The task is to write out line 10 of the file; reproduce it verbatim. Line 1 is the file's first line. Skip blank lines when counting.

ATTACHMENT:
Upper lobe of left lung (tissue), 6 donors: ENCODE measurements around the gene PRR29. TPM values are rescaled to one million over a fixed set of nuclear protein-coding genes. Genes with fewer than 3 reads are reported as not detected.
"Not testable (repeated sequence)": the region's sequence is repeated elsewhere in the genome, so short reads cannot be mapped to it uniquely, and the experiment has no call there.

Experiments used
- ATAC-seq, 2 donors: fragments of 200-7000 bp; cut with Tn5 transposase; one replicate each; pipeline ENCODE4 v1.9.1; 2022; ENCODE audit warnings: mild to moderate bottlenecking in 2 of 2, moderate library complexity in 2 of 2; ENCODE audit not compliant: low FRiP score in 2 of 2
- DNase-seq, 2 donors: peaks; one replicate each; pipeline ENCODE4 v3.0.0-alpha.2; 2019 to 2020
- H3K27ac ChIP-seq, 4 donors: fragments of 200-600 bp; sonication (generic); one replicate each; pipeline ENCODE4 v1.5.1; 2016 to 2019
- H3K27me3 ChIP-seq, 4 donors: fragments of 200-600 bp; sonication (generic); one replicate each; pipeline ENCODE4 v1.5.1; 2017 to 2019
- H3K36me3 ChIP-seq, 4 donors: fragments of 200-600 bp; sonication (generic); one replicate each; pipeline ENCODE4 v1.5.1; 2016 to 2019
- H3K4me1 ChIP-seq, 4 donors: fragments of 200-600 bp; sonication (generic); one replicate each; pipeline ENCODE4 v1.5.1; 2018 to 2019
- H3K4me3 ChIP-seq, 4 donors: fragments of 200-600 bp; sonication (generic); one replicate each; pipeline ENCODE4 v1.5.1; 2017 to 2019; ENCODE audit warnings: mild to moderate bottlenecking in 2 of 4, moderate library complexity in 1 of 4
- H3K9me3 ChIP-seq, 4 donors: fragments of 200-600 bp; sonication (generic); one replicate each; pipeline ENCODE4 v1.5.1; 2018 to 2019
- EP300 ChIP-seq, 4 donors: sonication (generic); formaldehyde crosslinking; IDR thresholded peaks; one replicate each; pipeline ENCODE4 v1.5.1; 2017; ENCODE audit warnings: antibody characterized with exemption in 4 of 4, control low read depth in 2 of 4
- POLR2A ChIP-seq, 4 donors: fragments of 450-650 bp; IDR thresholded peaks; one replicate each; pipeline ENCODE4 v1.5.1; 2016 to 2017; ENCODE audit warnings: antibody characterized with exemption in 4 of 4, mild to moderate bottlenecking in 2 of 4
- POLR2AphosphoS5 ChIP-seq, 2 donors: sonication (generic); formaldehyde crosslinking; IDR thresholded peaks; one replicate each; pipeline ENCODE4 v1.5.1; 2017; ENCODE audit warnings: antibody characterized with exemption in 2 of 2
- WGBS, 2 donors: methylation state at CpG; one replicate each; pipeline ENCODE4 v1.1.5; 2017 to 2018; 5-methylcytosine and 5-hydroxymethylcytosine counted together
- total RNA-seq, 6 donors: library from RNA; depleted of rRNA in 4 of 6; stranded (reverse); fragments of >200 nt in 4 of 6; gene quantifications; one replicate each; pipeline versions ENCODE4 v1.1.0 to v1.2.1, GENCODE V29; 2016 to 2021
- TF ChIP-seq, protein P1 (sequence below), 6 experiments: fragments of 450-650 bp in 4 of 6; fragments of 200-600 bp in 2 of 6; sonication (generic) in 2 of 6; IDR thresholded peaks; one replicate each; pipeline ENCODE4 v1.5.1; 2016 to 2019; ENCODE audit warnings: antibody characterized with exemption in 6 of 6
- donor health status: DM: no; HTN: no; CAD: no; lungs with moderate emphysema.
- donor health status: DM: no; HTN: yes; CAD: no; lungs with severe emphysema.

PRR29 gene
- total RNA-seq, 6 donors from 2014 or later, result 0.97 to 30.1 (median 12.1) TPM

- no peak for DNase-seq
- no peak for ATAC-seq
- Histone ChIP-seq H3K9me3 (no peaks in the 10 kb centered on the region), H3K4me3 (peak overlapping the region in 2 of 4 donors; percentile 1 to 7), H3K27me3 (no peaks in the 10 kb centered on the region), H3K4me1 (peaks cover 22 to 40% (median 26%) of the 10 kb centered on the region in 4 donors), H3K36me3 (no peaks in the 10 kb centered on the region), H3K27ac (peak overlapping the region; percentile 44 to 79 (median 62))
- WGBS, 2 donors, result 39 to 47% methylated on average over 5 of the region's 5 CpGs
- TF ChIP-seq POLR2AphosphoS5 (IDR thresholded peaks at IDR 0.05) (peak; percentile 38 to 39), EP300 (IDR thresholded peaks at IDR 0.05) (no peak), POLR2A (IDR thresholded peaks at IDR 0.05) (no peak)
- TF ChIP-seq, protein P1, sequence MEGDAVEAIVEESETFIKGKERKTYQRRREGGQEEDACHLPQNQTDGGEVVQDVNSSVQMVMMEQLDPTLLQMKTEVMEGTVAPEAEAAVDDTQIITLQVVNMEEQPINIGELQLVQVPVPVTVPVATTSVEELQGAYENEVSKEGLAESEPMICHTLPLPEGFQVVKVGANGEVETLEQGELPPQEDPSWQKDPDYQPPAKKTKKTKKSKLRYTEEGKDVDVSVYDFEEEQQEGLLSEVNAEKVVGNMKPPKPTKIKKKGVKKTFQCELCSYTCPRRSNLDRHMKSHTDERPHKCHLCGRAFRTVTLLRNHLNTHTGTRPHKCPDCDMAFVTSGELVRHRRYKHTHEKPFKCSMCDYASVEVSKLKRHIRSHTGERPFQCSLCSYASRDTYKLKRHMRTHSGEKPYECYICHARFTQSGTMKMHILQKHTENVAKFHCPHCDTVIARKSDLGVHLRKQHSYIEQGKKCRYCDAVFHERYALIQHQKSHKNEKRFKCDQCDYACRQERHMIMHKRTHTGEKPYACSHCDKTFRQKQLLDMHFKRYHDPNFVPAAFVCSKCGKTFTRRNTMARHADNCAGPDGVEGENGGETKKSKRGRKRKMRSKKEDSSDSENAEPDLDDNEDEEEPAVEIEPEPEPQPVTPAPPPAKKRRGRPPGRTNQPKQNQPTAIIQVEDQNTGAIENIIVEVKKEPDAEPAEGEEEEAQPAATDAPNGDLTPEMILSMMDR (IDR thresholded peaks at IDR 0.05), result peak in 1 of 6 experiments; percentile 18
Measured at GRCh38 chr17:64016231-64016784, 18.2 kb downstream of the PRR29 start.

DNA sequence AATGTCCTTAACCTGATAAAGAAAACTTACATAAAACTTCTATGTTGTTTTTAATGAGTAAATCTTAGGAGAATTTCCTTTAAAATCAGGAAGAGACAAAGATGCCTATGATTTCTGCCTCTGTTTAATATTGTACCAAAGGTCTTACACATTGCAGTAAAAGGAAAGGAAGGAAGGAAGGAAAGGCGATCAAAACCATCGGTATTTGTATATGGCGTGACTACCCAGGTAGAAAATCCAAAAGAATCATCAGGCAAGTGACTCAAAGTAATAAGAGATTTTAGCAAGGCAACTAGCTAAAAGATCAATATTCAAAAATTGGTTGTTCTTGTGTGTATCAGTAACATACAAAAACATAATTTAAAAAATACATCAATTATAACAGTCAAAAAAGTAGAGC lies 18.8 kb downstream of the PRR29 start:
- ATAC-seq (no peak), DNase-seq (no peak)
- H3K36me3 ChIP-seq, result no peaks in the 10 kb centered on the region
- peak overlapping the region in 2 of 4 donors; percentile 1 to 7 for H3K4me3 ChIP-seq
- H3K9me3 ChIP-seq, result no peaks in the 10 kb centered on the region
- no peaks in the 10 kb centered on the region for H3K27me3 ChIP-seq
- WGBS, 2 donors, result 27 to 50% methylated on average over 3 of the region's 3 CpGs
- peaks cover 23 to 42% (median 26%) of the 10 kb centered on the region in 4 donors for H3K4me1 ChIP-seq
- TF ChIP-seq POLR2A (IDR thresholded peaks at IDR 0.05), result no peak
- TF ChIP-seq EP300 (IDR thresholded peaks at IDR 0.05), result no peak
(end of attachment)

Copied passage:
- H3K4me3 ChIP-seq, 4 donors: fragments of 200-600 bp; sonication (generic); one replicate each; pipeline ENCODE4 v1.5.1; 2017 to 2019; ENCODE audit warnings: mild to moderate bottlenecking in 2 of 4, moderate library complexity in 1 of 4